“Coal-fired power plants produce electricity for the nation’s power grid, but they also produce more hazardous air emissions than any other industrial pollution sources,” they said. “The quantity is staggering. Over 386,000 tons of 84 separate hazardous air pollutants spew from over 400 plants in 46 states. Their emissions threaten the health of people who live near these plants, as well as those who live hundreds of miles away. Despite the concentration of these plants largely in the Midwest and Southeast, their toxic emissions threaten the air in communities nationwide.”


But it’s not just the waste and pollution that’s generated by coal while it’s burning that has environmentalists concerns; what’s left over afterwards has them worried as well. Around ten percent of coal is ash, and according to not-for-profit organization Physicians for Social Responsibility, coal ash is hazardous and toxic to human beings and other living things.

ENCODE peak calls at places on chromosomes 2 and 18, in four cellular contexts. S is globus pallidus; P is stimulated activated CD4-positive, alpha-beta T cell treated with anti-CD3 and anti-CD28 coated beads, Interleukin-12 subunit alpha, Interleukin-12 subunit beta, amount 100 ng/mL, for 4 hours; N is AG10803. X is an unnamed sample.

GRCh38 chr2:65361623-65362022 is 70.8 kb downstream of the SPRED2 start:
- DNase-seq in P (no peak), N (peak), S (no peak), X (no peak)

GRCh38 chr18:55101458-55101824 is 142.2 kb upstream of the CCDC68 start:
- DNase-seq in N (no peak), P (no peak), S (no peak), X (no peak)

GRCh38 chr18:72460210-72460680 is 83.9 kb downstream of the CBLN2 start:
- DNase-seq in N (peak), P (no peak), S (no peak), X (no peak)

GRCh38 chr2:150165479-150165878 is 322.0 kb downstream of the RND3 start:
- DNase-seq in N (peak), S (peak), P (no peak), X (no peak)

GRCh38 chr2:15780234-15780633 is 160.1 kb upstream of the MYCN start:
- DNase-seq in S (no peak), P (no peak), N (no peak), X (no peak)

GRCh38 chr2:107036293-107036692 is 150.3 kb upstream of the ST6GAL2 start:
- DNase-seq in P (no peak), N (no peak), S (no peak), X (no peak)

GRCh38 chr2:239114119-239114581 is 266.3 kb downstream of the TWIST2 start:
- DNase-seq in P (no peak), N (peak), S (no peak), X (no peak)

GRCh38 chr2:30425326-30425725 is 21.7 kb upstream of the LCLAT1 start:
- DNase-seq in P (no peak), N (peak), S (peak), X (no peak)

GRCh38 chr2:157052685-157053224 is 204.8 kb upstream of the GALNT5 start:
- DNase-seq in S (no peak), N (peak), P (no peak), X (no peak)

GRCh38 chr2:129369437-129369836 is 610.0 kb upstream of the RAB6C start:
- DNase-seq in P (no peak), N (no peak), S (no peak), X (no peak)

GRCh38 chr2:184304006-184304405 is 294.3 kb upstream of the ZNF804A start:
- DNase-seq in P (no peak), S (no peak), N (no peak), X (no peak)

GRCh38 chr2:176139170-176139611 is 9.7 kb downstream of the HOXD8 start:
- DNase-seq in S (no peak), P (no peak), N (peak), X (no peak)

“Coal ash – the waste material left after coal is burned – contains arsenic, mercury, lead, and over a dozen other heavy metals, many of them toxic.  And disposal of the growing mounds of coal ash is creating grave risks to human health,” they said. “Toxic constituents of coal ash are blowing, spilling and leaching (dissolving and percolating) from storage units into air, land and human drinking water, posing an acute risk of cancer and neurological effects as well as many other negative health impacts:  heart damage, lung disease, kidney disease, reproductive problems, gastrointestinal illness, birth defects, and impaired bone growth in children. This ash, which is generated at coal-fired power plants across the country, is the second-largest industrial waste stream in the country.”